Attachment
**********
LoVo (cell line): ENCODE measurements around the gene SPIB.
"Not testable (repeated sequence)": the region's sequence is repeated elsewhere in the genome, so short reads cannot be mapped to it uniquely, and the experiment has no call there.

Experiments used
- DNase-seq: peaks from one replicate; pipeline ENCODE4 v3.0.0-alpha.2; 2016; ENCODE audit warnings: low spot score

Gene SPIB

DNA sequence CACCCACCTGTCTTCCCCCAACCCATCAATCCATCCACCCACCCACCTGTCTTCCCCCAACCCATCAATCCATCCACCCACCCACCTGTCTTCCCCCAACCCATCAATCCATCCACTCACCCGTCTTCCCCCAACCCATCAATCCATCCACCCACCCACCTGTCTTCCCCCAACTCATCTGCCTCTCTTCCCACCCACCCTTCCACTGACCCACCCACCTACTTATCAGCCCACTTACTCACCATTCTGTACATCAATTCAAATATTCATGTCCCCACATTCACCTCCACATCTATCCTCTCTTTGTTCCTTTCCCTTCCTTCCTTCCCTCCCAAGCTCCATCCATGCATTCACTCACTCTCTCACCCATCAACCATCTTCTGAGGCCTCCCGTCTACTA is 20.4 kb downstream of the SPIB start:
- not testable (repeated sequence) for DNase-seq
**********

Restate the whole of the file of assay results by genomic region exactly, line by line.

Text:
LoVo (cell line): ENCODE measurements around the gene SPIB.
"Not testable (repeated sequence)": the region's sequence is repeated elsewhere in the genome, so short reads cannot be mapped to it uniquely, and the experiment has no call there.

Experiments used
- DNase-seq: peaks from one replicate; pipeline ENCODE4 v3.0.0-alpha.2; 2016; ENCODE audit warnings: low spot score

Gene SPIB

DNA sequence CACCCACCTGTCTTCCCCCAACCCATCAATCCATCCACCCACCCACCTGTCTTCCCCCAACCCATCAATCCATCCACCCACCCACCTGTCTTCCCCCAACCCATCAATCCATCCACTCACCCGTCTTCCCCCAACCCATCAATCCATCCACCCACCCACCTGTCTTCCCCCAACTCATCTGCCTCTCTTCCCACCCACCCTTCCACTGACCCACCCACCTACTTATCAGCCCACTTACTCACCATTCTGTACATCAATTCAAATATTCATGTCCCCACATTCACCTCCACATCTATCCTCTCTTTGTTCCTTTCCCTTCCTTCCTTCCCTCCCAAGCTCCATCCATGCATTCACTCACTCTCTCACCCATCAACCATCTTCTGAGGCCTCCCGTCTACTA is 20.4 kb downstream of the SPIB start:
- not testable (repeated sequence) for DNase-seq